Once the convenience of delivery is established, consumer stickiness for otherwise hard-to-follow-through diets and healthy eating routines also becomes easier, according to the health start-ups. “We started doing salads very soon from the time of launch because there were customers who said we just can’t get salads delivered,” says Rashmi Daga, founder of FreshMenu, which was set up in 2014.

While FreshMenu is more of an online restaurant with cloud kitchens, like eat.fit and Grow Fit, it is also planning to focus on the online subscription space soon. The start-up already has customers who subscribe to its salads and breakfast options. Its most popular breakfast dish is a yogurt parfait, Daga says, which contains Greek yogurt, museli and fresh fruit. The company has served more than 10 lakh customers since it began.

Namdhari’s Fresh store in Bengaluru.Photo: Jithendra M/Mint

Another top player Eat.fit focuses on creating guilt-free, healthier versions of Indian comfort food. It also uses millets, quinoa, quinoa-based pasta, and super-foods like flaxseeds, saffron, and turmeric. Then there’s Grow Fit, which dubs itself a full-stack nutrition company. “We are very outcome driven and have nutritionists tracking consumers during their subscription time, ” says Jyotsna Pattabiraman, founder, Grow Fit.

Organic farm produce company Healthy Buddha, set up around four years ago, delivers packaged snacks, which include healthy options like chana jor flakes and jaggery chikkis. But the farm start-up’s mainstay is delivering fresh, organic produce straight from its fields in and around Bengaluru to the consumer’s doorstep between three and six days a week, depending on the delivery location. Its farm-fresh produce is currently delivered only in Bengaluru, to around 2,200 customers a week.

Licious, which does the same in the meat space, says it is focusing on antibiotic free, additive free products that have made it a hit with the health-conscious consumer. “A significant section of our target group who are gym-goers regularly purchase different cuts of chicken, given its health quotient. Moreover, as a brand we are working towards adopting transparency and traceability for all our products,” said Pratik Maitra, the start-up’s associate vice president of marketing.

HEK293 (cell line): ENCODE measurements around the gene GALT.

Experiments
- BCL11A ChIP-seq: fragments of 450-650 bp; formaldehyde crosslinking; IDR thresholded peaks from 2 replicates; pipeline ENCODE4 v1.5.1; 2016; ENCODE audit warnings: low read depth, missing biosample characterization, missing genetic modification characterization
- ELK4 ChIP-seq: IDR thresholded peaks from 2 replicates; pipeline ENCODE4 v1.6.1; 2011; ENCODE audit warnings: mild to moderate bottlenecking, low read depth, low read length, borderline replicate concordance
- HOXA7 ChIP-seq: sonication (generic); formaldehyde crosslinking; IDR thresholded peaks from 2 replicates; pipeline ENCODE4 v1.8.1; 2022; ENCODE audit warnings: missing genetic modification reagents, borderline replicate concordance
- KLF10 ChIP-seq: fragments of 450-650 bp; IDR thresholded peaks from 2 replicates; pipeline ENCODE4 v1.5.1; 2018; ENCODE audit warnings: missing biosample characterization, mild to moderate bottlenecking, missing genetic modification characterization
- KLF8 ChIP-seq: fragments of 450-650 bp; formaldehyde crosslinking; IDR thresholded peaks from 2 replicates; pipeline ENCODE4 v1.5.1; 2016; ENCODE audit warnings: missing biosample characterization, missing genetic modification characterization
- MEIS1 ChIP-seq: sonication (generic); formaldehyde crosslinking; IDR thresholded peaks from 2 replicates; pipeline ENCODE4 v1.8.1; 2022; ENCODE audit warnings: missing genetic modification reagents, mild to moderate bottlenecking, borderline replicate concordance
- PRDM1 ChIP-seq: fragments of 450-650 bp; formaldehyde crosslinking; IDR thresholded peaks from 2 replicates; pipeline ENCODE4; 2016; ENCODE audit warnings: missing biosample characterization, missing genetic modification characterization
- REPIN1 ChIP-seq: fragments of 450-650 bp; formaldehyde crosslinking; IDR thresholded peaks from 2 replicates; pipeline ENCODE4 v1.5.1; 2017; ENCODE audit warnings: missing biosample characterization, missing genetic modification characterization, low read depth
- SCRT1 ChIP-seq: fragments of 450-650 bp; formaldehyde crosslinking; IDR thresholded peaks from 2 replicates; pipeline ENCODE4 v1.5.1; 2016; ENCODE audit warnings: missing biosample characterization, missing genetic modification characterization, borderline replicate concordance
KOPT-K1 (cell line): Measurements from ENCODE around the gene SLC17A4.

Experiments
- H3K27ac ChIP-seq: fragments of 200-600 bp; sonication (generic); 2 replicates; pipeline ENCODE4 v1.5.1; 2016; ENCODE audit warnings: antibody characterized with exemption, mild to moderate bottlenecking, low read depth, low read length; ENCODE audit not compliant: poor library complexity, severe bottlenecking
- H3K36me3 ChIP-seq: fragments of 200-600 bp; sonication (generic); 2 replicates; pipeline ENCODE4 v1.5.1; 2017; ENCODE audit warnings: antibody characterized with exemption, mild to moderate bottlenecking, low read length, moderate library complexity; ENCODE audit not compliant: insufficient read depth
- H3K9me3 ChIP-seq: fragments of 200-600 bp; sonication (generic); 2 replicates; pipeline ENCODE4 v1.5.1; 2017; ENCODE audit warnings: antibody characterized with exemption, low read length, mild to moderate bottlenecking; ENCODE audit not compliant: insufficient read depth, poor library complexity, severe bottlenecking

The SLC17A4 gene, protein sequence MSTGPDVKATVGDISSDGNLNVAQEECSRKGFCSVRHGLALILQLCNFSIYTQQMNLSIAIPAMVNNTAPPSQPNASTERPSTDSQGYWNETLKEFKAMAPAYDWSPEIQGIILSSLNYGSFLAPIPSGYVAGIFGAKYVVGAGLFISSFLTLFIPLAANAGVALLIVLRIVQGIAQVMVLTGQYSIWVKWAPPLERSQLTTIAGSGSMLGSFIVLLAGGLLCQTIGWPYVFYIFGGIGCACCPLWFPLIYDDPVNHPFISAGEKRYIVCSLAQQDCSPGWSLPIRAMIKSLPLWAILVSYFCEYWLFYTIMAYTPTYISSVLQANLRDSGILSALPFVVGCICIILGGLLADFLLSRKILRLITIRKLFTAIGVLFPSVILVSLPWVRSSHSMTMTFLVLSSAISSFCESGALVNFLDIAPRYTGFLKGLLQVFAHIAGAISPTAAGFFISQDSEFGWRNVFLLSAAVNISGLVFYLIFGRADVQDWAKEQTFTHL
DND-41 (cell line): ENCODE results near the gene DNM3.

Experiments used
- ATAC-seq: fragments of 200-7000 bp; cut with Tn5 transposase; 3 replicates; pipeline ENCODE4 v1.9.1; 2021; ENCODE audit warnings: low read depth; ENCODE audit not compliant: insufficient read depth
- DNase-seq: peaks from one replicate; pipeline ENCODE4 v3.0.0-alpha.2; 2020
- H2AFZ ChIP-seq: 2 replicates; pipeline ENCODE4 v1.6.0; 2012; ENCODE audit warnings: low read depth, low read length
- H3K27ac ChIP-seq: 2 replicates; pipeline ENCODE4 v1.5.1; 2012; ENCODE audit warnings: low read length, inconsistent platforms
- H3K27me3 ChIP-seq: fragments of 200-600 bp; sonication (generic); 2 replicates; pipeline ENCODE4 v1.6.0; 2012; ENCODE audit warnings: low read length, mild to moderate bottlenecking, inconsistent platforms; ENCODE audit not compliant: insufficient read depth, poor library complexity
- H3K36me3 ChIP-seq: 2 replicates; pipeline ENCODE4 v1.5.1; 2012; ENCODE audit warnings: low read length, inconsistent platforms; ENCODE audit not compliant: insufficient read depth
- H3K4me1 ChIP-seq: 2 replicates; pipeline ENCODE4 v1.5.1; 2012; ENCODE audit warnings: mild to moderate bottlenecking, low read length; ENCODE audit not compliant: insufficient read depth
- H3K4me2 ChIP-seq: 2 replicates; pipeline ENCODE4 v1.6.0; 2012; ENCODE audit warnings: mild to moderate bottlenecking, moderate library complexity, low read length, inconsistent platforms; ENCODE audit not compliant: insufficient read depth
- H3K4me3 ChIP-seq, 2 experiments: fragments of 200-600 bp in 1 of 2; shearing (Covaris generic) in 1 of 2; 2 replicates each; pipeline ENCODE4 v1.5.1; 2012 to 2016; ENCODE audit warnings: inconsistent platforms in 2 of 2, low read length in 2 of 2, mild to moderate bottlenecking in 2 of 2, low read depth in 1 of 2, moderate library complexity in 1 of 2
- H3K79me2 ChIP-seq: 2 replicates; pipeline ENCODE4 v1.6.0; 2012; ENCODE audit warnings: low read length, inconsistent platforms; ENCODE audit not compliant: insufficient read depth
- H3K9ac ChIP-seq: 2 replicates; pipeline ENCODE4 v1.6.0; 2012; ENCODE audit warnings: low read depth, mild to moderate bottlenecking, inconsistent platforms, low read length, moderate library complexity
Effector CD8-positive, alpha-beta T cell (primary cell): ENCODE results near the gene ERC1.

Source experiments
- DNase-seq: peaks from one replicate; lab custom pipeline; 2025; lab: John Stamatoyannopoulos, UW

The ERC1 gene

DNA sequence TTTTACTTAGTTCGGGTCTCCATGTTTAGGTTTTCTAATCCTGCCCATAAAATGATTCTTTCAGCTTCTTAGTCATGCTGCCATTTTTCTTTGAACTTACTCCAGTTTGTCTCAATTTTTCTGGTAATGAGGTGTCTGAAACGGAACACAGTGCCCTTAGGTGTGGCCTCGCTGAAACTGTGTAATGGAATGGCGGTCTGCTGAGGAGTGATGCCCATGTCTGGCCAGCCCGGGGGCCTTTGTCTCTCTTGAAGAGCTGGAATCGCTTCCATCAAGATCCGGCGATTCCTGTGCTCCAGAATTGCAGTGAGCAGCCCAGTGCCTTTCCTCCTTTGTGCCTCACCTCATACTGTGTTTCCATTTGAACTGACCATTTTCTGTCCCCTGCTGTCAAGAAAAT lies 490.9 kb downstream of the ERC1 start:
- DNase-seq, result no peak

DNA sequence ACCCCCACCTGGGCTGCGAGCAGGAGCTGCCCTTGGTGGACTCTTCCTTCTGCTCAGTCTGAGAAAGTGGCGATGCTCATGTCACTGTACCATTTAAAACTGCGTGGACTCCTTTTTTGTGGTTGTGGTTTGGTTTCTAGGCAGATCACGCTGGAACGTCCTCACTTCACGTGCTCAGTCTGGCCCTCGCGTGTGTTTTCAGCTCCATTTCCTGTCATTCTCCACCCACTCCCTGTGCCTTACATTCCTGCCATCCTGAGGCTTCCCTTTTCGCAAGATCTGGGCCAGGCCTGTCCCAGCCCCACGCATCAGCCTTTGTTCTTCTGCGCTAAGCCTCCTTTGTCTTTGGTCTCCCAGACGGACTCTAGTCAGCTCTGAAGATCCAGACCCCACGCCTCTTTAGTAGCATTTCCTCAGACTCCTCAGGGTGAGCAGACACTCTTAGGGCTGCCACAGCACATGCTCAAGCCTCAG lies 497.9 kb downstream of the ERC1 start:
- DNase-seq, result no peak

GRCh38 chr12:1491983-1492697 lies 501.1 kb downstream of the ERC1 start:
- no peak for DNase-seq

The Swadeshi Movement

When it comes to healthy food, Indian consumers want both local and traditional food options as well as those that are in sync with international health food trends. But what sells more? Is one end of the spectrum likely to grow faster than the other?

Both will continue to grow, believes Manasa Rajan, head of food design and R&D at eat.fit. Rajan says there is awareness among consumers of global trends, thanks to social media platforms like Instagram, but consumers also want to go back to their roots. Gautham PB, founder of Healthy Buddha, concurs. Despite growing demand for global produce like kale and passion fruit, his start-up focuses on encouraging consumers to try traditional, local ones like jowar, bajra, ragi, other millets, raw honey, cold-pressed oils and unpolished rice.

Grow Fit focuses very heavily on Indian or desi (indigenous) tastes in both its ready-to-eat as well as packaged offerings. “People sometimes tend to drop out quickly if they stick to just salads and grilled food. They want to go back to the food they grew up with. We don’t think salad is sustainable as a health food. Sometimes you hear about people eating only salads and then they go and binge and undo all the good they’ve done. So we always say the healthiest diet is one that you can stick with,” says Pattabiraman.

Fireside’s Singh agrees and says the centre-of-plate food is still going to be largely Indian, while people will experiment more with global trends on an occasional basis. A consumer would rather substitute wheat chapatis with millet atta chapatis, for instance, rather than eat something global everyday just because it is perceived as a healthier option. FreshMenu, for instance, is known for its world cuisine. But its founder Daga also acknowledges that there is a growing trend towards going back to our roots and to ancient grains, in particular.

FreshMenu is betting on warm salads going ahead, which will be more western in terms of palette. The start-up also launched a line of quinoa super-bowls recently, served with chicken steaks or a side of vegetables. Grow Fit is planning to experiment with fermented foods like kombucha, a fermented beverage made using yeast and bacteria that can be traced back to China.

But, truth be told, consumers who are really serious about eating healthy are choosing to go back to their own kitchens. “I used to order a lot from health food delivery firms like FreshMenu a couple of years ago. But then the quality started to drop and I had managed to make time to cook at home so I switched to making my own salads, grilled proteins and stir fries. It puts me in control of every single meal I eat and it’s much easier to find ingredients these days at places like Foodhall and Nature’s Basket,” said Sona Harris, a designer and entrepreneur.

Still, the landscape could see a lot more packaged food companies in future, believes Singh, especially due to the e-commerce channel. Health food is still largely an urban, metro phenomenon. The awareness has not yet trickled down to other cities. Premium pricing of such products and a nascent supply chain also put most out of reach for consumers in non-metro areas. Clearly, there’s more (healthy) food for thought.